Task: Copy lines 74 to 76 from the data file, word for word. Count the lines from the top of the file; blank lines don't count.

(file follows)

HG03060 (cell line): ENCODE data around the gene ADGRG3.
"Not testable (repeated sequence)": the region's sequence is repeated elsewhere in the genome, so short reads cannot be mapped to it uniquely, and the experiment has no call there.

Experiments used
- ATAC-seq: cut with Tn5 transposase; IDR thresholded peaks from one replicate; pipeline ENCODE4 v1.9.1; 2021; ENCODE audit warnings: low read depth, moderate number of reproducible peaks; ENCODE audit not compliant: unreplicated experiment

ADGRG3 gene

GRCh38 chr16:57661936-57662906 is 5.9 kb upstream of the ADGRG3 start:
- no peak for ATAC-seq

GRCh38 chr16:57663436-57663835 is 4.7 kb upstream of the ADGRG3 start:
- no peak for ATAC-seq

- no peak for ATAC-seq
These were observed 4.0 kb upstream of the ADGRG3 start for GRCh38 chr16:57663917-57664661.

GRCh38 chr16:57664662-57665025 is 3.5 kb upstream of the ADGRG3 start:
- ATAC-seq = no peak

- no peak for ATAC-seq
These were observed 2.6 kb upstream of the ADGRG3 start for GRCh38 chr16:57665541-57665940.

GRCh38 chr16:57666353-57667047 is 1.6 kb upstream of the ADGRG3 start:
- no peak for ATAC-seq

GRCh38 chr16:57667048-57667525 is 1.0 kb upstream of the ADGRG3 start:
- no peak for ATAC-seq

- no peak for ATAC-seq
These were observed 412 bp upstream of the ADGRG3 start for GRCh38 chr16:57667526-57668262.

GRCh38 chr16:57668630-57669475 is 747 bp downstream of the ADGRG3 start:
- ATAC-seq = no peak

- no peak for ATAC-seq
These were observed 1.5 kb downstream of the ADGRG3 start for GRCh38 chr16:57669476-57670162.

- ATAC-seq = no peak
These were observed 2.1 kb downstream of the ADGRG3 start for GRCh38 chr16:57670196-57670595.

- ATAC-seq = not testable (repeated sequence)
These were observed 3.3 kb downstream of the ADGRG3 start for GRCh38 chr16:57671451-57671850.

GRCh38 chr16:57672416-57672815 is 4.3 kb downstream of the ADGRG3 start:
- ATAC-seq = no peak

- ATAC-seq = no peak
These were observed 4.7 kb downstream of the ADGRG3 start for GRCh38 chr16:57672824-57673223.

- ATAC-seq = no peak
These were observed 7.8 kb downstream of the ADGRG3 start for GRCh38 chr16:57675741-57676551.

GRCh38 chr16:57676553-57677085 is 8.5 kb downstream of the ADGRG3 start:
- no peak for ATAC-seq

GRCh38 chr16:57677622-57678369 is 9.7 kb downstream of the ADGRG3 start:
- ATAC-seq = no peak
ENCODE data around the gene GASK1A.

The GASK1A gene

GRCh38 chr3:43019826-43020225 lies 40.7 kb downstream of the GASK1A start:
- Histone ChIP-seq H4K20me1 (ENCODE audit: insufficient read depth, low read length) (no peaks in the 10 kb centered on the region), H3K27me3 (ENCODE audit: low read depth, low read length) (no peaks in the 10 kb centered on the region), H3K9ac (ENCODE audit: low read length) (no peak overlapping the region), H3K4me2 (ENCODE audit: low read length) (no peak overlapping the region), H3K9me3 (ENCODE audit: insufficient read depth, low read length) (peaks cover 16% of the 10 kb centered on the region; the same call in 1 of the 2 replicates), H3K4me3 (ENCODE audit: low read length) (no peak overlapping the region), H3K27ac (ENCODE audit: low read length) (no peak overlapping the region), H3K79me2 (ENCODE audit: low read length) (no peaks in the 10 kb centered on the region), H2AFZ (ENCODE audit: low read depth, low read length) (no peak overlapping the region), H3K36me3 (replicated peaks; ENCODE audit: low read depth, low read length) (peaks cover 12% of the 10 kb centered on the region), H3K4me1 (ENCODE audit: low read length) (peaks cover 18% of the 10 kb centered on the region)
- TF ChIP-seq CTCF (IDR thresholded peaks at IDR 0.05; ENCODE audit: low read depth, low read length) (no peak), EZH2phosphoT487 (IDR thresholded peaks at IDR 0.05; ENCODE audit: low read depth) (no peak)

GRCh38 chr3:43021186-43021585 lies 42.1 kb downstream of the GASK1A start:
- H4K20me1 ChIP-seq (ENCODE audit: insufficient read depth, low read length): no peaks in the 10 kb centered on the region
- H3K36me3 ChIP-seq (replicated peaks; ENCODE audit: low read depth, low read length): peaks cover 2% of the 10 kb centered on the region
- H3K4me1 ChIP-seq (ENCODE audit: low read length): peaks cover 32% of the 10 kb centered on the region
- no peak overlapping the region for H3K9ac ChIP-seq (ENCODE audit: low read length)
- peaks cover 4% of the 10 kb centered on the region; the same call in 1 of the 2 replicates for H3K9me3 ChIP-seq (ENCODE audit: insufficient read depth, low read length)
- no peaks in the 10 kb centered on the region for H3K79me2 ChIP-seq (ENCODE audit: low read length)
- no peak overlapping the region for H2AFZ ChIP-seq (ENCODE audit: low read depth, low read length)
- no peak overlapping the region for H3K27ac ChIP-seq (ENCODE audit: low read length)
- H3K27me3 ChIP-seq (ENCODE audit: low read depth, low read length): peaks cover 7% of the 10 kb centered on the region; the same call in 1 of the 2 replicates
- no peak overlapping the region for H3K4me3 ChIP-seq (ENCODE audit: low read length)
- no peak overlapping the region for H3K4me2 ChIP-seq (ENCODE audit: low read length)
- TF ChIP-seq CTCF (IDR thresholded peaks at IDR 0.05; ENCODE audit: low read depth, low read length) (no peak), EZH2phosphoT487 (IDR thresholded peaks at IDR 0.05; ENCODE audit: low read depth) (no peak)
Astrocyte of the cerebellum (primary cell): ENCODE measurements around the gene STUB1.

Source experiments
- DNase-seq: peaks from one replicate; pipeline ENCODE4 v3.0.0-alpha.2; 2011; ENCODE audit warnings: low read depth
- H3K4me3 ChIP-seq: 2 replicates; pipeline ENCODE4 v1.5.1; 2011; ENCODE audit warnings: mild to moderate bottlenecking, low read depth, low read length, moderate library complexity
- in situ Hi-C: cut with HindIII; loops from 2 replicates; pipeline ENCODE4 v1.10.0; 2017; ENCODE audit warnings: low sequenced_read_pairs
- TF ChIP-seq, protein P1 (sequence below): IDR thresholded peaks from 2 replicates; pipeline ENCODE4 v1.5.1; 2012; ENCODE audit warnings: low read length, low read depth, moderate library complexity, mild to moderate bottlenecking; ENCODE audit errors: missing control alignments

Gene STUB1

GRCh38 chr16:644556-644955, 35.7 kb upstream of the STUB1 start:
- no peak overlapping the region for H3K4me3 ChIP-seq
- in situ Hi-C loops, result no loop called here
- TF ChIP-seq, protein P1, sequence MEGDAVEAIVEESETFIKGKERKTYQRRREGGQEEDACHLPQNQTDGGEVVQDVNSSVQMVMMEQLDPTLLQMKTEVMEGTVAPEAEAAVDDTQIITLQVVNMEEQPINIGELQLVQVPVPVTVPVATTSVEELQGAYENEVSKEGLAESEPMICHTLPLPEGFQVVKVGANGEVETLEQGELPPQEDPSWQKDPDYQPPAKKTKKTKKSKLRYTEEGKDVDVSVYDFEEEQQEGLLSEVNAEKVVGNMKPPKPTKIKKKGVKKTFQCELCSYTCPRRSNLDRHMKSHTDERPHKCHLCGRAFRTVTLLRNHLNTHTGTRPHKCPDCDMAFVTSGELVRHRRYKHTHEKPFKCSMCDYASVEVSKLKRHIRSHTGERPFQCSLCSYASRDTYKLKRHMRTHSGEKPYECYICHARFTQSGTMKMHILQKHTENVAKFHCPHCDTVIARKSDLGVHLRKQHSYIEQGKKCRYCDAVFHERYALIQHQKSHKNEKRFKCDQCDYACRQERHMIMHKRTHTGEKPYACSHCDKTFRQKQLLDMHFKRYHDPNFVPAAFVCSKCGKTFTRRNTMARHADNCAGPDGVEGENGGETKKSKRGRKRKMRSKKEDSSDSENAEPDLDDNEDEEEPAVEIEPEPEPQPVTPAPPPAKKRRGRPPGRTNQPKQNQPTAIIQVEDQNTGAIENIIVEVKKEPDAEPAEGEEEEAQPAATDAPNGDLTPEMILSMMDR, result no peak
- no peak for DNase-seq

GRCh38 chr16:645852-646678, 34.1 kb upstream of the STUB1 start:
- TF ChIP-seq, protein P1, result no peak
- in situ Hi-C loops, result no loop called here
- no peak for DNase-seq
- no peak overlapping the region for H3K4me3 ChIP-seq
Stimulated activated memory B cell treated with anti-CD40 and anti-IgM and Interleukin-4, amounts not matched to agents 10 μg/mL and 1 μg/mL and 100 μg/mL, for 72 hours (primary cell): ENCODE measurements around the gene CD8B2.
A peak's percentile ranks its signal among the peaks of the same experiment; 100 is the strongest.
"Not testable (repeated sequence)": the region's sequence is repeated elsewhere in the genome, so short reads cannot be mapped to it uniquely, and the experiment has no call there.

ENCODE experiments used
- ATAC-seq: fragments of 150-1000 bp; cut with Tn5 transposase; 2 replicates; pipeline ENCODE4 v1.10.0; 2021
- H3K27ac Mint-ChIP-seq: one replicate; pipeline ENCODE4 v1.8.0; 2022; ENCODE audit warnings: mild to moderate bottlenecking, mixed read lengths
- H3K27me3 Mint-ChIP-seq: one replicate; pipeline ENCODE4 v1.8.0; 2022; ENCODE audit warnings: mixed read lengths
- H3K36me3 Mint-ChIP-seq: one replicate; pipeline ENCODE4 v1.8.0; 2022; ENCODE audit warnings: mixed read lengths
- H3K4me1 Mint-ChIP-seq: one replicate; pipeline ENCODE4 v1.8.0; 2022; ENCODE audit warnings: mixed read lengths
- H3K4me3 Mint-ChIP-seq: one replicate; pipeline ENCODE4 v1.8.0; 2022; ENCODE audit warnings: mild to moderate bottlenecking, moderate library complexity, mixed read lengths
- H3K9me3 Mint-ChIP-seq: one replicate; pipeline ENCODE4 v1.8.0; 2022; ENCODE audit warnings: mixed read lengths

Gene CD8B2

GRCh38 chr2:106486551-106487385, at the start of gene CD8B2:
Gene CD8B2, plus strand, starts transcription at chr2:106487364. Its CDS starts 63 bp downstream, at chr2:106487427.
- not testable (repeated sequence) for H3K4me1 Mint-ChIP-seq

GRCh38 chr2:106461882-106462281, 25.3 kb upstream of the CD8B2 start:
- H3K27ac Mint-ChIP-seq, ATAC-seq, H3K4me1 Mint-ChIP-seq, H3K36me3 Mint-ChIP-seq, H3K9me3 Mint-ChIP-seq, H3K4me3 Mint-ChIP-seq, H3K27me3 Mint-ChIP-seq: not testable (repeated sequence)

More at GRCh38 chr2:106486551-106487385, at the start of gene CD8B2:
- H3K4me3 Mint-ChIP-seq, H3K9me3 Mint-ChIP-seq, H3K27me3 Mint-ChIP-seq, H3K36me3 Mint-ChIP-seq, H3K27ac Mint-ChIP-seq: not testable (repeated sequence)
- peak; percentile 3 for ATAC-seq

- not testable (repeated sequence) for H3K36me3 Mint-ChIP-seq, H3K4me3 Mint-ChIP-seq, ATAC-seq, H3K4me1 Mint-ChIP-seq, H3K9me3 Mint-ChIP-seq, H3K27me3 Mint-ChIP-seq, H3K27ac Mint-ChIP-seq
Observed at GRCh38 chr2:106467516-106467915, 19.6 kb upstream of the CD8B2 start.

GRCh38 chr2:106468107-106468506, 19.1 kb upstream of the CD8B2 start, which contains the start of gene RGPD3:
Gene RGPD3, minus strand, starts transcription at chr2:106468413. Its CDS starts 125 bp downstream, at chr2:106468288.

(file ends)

- no peak overlapping the region for H3K4me3 ChIP-seq
Stimulated activated memory B cell treated with anti-CD40 and anti-IgM and Interleukin-4, amounts not matched to agents 10 μg/mL and 1 μg/mL and 100 μg/mL, for 72 hours (primary cell): ENCODE measurements around the gene CD8B2.
A peak's percentile ranks its signal among the peaks of the same experiment; 100 is the strongest.